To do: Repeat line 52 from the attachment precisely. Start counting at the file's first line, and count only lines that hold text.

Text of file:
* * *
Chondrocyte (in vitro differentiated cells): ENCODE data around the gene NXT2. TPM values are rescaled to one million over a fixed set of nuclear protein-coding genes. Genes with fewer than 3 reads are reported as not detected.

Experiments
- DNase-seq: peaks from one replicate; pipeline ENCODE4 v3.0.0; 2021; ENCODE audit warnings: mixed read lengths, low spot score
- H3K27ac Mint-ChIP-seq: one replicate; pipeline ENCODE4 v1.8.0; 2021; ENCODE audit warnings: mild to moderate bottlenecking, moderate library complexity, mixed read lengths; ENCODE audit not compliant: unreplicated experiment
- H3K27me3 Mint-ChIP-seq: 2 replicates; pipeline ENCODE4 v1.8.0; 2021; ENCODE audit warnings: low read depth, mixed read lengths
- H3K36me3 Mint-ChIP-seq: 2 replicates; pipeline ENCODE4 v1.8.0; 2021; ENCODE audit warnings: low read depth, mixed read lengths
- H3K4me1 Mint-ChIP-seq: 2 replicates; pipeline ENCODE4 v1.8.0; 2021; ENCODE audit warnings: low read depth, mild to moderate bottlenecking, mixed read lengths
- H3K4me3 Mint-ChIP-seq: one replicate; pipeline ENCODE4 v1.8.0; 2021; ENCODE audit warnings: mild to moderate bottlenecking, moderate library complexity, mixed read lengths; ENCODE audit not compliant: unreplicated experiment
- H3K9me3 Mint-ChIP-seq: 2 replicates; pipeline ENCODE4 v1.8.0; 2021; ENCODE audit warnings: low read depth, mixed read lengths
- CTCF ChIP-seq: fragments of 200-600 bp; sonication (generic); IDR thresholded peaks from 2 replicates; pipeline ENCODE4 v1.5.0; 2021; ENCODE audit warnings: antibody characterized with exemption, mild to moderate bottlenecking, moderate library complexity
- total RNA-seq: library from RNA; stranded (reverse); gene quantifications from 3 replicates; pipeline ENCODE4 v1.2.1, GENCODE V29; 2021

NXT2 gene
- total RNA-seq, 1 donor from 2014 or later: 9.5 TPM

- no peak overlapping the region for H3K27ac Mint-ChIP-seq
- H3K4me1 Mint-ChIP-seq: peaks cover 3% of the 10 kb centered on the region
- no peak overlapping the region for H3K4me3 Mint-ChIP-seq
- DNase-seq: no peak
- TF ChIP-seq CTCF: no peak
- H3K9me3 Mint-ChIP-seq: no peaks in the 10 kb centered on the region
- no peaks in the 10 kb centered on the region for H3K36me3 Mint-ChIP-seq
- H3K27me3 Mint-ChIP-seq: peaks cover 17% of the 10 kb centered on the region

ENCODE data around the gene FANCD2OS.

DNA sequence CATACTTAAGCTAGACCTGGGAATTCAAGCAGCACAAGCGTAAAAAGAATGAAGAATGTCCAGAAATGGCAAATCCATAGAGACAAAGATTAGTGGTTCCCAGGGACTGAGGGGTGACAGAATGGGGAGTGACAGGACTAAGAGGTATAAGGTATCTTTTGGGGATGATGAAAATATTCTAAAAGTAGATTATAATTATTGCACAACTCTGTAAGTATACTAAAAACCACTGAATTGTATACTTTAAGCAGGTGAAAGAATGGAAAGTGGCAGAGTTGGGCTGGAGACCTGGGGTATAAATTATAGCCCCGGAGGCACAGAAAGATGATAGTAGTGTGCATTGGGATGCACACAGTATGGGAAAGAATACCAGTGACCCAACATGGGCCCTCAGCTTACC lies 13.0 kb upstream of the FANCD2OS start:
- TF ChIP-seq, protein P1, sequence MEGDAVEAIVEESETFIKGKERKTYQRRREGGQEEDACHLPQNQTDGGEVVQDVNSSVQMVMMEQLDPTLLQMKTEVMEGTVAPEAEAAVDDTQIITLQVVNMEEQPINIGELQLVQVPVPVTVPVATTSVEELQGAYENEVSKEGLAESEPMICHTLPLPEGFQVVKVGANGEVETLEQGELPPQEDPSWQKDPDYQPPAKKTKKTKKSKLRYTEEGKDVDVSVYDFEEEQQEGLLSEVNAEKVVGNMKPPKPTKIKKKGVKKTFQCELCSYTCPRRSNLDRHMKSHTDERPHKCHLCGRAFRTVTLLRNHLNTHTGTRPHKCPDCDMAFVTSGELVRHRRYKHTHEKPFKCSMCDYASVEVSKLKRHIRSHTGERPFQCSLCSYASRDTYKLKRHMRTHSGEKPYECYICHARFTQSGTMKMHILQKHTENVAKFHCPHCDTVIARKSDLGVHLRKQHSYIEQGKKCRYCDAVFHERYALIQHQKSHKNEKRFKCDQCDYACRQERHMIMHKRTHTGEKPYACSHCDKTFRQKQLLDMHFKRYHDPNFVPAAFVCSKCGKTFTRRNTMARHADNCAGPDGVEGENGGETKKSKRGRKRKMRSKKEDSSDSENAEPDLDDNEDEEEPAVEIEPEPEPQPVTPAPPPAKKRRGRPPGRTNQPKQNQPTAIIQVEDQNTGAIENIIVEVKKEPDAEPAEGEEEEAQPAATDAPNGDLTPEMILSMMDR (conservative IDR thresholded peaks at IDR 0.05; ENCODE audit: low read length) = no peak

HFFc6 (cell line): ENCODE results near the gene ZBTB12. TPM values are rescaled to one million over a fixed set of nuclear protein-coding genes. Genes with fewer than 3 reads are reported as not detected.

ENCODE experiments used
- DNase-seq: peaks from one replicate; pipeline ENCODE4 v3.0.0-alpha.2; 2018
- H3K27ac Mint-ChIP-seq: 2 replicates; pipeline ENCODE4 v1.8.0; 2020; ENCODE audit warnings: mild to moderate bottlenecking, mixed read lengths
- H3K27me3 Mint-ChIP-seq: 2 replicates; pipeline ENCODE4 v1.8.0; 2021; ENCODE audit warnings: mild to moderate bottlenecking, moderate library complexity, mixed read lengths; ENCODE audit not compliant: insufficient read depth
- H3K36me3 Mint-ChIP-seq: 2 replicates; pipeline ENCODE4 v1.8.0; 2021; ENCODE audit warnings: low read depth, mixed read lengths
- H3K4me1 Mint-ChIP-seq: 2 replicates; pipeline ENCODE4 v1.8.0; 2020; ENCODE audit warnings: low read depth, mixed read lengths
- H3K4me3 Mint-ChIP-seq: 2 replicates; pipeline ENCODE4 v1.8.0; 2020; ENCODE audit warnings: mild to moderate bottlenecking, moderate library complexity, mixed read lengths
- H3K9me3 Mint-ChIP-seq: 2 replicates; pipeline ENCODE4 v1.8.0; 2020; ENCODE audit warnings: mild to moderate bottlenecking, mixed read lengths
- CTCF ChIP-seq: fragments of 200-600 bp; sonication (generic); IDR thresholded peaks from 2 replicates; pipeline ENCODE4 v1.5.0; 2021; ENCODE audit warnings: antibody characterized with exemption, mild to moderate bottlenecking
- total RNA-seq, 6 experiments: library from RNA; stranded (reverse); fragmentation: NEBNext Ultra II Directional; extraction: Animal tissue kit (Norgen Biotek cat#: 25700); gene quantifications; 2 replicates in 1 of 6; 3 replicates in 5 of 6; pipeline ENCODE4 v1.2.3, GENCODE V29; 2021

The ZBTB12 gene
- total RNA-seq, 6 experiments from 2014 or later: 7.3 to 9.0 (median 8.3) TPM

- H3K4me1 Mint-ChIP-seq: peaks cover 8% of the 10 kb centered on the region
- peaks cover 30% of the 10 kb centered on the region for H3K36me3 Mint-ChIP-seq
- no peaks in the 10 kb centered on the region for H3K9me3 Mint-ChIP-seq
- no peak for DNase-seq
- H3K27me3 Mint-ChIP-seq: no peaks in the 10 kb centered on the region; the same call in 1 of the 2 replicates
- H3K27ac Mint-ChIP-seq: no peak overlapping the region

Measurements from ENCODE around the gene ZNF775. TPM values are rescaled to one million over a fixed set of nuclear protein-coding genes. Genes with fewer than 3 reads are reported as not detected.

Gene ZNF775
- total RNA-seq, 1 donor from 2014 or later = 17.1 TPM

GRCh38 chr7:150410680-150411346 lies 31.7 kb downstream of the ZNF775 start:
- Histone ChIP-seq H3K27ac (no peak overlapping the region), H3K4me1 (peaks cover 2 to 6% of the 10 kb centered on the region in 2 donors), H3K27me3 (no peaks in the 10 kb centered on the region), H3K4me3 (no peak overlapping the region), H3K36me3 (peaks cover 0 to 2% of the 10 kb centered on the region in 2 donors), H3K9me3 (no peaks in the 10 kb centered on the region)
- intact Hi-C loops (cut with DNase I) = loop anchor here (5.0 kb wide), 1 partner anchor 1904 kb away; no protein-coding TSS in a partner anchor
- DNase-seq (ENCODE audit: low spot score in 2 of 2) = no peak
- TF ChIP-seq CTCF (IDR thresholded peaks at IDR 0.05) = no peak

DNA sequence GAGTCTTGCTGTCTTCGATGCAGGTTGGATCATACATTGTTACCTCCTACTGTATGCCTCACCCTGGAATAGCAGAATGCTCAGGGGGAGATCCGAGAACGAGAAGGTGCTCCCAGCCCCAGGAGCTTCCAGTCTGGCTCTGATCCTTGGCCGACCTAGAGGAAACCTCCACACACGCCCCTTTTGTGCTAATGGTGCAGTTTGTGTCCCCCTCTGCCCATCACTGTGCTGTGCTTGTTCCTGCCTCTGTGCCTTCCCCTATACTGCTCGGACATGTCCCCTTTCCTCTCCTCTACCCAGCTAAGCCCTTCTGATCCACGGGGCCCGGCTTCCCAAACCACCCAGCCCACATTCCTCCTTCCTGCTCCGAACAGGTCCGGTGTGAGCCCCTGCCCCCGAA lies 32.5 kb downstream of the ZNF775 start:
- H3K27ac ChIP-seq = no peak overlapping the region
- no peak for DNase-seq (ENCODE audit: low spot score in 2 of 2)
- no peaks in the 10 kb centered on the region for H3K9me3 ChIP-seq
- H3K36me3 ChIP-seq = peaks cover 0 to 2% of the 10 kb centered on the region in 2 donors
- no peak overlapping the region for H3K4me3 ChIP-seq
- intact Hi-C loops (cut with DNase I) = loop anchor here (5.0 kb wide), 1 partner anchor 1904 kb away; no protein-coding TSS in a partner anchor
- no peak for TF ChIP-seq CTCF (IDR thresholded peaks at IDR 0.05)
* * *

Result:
DNA sequence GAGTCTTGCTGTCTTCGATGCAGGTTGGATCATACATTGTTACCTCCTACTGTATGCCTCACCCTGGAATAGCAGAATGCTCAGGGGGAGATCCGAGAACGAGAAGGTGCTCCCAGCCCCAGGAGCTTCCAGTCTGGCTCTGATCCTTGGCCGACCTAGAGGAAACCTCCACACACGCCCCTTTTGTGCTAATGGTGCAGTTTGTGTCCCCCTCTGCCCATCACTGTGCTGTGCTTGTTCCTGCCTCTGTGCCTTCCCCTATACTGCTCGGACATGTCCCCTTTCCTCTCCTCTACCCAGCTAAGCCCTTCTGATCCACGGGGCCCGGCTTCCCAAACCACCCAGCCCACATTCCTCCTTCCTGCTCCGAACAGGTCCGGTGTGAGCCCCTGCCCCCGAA lies 32.5 kb downstream of the ZNF775 start: